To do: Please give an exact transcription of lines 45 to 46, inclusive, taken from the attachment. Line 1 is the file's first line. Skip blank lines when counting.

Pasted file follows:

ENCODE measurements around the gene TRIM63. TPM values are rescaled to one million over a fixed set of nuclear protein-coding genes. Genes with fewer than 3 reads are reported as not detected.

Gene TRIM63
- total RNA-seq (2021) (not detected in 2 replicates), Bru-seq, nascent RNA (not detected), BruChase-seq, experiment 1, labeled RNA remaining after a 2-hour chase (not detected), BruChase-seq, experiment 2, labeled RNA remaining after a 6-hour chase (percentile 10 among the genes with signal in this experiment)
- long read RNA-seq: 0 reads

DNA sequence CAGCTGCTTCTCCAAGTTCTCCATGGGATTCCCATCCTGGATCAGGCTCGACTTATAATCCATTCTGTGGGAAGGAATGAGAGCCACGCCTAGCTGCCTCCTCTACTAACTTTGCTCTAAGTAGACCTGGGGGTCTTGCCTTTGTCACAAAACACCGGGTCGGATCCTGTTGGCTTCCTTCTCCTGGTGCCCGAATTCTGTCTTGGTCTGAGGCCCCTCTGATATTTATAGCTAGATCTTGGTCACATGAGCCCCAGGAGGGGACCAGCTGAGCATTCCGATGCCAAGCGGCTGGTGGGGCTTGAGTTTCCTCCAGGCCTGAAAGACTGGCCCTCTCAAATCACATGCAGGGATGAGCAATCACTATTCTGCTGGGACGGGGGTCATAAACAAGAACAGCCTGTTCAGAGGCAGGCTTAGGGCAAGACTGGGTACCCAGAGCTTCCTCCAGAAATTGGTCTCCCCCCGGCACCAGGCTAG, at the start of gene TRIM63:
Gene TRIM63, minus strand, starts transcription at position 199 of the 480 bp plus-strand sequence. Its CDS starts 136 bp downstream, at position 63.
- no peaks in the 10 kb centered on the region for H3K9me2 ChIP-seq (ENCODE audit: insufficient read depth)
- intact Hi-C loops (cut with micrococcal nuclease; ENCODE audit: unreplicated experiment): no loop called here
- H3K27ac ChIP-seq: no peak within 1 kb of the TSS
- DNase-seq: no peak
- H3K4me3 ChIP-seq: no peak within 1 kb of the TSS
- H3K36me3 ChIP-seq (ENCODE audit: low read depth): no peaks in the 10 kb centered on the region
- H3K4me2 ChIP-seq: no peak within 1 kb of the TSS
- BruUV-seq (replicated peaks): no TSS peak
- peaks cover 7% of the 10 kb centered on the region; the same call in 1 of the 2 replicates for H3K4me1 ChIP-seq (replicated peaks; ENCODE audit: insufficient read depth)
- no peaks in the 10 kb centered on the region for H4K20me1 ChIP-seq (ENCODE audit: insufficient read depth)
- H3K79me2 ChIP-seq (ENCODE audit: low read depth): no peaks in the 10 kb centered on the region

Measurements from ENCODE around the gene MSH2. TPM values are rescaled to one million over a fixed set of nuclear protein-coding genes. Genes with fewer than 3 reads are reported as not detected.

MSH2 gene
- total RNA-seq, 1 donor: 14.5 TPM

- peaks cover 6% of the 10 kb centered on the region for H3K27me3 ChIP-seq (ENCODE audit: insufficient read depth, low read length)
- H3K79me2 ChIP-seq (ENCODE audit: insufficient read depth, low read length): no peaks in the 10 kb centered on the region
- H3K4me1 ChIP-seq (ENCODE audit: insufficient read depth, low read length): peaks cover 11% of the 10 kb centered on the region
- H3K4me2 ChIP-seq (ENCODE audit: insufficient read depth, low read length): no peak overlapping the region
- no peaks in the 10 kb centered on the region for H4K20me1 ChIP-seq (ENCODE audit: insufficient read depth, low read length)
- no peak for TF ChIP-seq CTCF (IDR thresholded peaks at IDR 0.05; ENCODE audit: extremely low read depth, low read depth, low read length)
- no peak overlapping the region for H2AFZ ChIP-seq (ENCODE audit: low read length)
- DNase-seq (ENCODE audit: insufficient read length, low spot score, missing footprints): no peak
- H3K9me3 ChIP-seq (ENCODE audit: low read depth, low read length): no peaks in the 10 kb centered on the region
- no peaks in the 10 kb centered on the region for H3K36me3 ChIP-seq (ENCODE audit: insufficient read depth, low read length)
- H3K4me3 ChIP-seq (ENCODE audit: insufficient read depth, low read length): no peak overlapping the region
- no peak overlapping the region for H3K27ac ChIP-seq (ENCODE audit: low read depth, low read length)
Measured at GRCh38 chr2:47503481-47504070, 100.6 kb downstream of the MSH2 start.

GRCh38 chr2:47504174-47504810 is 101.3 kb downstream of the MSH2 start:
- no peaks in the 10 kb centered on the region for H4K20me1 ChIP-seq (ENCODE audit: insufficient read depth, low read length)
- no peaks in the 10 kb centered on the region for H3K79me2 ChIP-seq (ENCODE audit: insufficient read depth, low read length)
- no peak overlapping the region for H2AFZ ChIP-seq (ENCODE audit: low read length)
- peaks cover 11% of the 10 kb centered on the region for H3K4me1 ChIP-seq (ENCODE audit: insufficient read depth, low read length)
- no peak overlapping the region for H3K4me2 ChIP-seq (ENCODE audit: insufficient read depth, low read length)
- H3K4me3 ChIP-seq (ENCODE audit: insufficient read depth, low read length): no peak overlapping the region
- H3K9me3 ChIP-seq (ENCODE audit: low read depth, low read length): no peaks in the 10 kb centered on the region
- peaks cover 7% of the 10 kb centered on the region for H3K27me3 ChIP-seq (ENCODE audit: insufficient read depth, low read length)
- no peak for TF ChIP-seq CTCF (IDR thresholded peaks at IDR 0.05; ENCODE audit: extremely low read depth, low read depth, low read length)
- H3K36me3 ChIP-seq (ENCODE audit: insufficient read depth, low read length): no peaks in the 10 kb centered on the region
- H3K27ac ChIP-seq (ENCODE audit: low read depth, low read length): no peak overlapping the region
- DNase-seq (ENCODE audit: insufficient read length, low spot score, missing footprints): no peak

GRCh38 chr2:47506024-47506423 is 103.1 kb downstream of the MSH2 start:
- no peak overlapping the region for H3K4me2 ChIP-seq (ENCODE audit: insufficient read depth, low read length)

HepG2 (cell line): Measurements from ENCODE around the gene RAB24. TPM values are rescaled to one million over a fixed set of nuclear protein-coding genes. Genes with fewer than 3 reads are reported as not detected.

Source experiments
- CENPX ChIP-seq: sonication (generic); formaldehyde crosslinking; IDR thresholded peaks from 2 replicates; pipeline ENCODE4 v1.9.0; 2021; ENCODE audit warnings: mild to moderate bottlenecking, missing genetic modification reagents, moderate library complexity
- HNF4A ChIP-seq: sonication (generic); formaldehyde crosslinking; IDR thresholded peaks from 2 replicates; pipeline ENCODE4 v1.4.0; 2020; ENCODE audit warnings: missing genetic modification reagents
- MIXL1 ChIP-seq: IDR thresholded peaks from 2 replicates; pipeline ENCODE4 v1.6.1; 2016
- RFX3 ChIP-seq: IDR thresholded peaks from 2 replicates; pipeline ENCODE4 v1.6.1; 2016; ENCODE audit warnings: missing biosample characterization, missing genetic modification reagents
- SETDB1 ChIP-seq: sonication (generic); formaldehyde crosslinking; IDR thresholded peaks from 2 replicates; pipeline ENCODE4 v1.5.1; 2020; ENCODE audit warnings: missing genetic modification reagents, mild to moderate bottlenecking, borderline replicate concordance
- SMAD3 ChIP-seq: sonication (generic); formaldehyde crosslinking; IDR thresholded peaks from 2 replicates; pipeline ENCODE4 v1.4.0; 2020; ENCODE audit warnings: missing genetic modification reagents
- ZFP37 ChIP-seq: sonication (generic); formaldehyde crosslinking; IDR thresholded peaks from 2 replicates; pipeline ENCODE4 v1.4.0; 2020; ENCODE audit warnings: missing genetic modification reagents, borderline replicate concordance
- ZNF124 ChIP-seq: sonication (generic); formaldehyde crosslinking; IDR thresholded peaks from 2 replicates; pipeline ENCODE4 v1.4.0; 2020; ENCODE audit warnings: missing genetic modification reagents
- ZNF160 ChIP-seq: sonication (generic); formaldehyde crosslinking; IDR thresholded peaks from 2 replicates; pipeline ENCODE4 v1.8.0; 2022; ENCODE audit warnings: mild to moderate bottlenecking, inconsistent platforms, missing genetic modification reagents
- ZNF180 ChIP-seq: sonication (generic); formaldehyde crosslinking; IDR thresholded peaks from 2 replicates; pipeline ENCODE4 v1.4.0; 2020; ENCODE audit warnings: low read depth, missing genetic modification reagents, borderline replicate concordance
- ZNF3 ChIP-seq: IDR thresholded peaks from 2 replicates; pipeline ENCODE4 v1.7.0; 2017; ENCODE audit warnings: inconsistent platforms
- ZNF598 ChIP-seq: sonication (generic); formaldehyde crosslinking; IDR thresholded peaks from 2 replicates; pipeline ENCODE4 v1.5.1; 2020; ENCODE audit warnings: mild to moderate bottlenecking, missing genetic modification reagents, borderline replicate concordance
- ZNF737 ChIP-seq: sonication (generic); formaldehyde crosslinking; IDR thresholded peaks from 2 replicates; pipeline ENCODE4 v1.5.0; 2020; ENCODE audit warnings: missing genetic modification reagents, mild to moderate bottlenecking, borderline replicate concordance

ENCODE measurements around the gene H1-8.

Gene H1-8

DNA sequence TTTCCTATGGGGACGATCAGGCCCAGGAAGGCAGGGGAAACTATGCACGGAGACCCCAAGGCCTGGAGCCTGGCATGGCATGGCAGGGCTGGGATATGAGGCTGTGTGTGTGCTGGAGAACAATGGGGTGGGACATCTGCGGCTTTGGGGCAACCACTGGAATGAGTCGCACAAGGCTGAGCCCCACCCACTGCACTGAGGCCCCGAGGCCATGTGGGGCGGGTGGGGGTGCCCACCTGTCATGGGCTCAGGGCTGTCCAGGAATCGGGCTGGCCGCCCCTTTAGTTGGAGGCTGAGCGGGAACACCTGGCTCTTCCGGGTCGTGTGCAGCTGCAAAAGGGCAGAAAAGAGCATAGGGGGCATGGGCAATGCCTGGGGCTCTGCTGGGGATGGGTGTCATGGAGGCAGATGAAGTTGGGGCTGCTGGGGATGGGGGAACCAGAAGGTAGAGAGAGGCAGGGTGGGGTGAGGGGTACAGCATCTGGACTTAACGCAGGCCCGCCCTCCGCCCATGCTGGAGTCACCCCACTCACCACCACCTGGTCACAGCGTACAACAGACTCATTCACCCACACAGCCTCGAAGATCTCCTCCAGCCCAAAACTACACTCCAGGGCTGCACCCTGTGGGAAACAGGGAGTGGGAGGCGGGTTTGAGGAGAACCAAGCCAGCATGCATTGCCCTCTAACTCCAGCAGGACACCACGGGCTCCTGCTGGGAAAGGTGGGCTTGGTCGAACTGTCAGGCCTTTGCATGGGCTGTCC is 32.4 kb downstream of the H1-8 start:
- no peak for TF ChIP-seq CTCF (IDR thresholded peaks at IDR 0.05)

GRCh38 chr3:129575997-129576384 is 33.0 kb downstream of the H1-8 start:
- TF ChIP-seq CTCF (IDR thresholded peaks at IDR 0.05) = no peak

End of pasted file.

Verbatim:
- H3K27ac ChIP-seq (ENCODE audit: low read depth, low read length): no peak overlapping the region
- DNase-seq (ENCODE audit: insufficient read length, low spot score, missing footprints): no peak